It may sound counter-intuitive but the “what” of metadata is probably the least important thing.
Why do I say that?
We, let’s start by looking at what metadata is.
Metadata is information about other data that gives it context.
Two common examples are the data dictionary and the business glossary.
The “what” of the data dictionary is a list of tables and columns, the “what” of the business glossary is a list of terms and definitions
From a pure technology perspective it is tempting to begin building these lists – after all, any documentation is better than no documentation
However, in their own right these lists may add very little value.
In fact, in a large organisation these kinds of lists can be overwhelmingly large – to the point where they in fact get in the way of value.
Start with the “Why?”
Rather than rushing into building lists start by understanding which metadata is really relevant. What are the business goals and objectives that depend on the data we are looking to understand.
If, for example, I am looking to improve customer experience, I may want to enhance my understanding and decision making around customers and the channels they prefer. This kind of critical thinking allows us to filter our extraneous data and build our metadata around critical data elements
Of course, each organisation will have its own priorities.
A good starting point would be to identify the four or five key reports that go to the board each month. Is there a clear understanding of what each report is measuring, where the data comes from, and the trust worthiness of the data? By building this understanding for each key report you help the board to have confidence in the reports that feed their critical decision making, whatever the context.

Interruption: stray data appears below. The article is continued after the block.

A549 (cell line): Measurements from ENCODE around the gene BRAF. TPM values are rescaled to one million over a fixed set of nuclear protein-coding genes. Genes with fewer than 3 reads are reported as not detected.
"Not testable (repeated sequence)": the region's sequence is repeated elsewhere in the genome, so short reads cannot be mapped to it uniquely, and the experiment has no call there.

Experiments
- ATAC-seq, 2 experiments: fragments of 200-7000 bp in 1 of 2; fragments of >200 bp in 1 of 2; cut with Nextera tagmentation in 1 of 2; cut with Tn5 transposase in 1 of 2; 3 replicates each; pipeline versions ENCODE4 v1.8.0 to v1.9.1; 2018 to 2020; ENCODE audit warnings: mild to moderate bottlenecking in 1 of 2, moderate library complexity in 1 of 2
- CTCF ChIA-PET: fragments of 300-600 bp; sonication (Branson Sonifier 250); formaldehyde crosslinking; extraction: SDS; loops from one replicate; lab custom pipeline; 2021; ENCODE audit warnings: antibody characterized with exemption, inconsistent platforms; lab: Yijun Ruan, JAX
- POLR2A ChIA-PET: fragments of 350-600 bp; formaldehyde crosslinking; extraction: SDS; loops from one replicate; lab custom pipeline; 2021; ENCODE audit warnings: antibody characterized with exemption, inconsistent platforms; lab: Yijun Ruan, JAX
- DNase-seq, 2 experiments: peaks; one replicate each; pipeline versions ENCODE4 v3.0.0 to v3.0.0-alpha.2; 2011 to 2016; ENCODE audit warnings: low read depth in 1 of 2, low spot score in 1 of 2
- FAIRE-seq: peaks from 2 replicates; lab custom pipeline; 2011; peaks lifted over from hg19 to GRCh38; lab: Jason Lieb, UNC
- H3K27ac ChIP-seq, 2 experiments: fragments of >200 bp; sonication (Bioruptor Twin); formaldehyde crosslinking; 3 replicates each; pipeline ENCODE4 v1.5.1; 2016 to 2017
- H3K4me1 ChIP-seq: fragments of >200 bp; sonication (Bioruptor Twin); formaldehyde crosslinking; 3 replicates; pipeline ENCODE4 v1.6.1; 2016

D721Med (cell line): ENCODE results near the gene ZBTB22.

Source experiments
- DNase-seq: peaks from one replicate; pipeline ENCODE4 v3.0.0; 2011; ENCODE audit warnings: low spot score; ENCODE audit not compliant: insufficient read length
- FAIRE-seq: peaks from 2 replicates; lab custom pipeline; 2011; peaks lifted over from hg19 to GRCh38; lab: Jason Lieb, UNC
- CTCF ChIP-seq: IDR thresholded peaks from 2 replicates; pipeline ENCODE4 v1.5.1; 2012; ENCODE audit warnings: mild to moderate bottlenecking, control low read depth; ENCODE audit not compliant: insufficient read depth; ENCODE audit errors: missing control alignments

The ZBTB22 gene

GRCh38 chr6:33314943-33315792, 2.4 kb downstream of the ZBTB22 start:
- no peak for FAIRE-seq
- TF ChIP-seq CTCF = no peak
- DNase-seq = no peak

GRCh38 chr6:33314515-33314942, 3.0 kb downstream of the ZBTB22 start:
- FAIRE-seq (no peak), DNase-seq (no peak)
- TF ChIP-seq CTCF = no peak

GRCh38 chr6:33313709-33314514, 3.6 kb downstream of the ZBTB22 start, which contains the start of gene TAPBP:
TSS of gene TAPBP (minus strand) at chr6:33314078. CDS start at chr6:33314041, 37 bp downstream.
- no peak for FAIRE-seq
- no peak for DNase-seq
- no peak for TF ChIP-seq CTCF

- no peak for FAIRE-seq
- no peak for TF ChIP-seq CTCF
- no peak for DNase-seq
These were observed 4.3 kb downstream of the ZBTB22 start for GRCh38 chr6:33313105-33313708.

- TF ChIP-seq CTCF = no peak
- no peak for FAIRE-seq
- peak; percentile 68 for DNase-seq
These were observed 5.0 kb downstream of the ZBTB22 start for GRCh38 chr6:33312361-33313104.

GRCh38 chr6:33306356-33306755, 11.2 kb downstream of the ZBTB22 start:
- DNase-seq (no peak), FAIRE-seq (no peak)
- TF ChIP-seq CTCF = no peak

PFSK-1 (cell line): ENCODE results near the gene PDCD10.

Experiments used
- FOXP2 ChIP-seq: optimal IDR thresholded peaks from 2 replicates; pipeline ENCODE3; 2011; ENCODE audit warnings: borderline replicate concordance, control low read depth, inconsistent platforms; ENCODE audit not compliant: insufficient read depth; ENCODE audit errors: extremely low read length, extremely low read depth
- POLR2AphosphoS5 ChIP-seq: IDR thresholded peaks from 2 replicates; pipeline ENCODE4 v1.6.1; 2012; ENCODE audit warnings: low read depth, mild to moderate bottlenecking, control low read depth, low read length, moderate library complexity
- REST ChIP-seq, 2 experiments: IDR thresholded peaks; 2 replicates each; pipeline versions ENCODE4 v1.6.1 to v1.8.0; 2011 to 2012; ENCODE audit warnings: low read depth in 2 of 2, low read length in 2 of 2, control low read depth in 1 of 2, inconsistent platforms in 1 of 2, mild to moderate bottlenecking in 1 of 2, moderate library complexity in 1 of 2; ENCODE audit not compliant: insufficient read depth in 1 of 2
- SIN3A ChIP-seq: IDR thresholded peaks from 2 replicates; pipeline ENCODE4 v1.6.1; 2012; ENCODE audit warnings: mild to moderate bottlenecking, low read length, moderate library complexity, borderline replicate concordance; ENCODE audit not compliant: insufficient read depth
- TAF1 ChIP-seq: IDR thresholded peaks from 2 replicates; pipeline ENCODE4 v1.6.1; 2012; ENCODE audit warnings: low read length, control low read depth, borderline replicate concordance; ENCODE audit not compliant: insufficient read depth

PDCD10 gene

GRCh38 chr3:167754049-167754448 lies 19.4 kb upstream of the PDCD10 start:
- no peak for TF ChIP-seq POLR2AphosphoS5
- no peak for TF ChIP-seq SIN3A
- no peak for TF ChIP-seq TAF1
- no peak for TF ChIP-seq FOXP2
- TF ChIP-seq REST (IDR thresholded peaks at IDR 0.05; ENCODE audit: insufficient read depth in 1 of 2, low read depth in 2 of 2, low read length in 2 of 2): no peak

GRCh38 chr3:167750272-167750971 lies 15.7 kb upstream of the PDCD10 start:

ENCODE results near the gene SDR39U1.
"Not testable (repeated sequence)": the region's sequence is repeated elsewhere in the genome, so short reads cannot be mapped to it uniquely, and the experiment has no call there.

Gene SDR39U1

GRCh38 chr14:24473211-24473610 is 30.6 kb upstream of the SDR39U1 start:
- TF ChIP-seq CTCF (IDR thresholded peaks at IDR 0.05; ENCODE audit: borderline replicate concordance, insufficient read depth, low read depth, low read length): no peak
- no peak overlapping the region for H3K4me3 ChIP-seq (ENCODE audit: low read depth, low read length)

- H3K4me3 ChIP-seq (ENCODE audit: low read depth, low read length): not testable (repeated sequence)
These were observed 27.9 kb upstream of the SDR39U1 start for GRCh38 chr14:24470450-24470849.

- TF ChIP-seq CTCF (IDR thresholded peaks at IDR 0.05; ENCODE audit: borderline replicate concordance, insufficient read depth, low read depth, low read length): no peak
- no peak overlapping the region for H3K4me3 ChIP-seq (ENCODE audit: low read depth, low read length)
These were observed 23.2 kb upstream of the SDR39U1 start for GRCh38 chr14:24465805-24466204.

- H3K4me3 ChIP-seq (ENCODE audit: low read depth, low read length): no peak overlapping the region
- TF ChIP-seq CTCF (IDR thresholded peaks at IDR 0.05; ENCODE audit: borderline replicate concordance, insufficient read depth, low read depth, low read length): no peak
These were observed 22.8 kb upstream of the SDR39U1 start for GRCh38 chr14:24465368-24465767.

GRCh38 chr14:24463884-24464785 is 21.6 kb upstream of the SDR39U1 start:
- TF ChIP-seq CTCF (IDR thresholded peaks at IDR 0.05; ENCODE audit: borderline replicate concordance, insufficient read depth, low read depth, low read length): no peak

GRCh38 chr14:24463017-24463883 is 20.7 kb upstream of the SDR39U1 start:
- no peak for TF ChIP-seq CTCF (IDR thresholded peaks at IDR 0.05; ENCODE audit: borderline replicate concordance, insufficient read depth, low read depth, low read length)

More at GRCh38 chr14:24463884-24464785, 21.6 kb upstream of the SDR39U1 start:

Or you could focus on a key project – for example a new billing engine, or a regulatory requirement such as PoPI.
The key is to understand that metadata is only relevant if it is useful.
The “Why” gives us this.
Move to the “Who?”
In he above example, I suggested involving the board in your metadata program by starting with their priorities.
This may not be appropriate for you, or your organisation.
However, what is critical is an understanding who will use the metadata captured.
Engaging with multiple stakeholders helps us to understand the impact of changes to a data element or report, whether it can be re-purposed, why and may also expand our understanding of “Why” it may be important.
Most importantly, this stakeholder engagement sets a standard for accountability for data.
As we move toward the digital enterprise data is an increasingly shared asset, used for multiple purposes. Understanding who uses each element, and for what purpose, starts to break down data siloes and build a data-driven culture.
Worry about the “Where?”
Finally, we do need to worry about context.
Understanding the where of metadata is to build up a map of critical data elements and how the affect our business.
Where is this report generated? Which business process uses this element? Which is the master source for this metric?
Every metadata element is linked to others in a myriad ways. These relationship, again, will feed into the “why?’ and “who?” questions.
As more context is created so the value of our metadata increases – but so too does the complexity.
Of course, one can ask many questions as one builds our metadata capability. But as one moves beyond technical documentation to deliver business value it is clear that the “what” cannot be enough.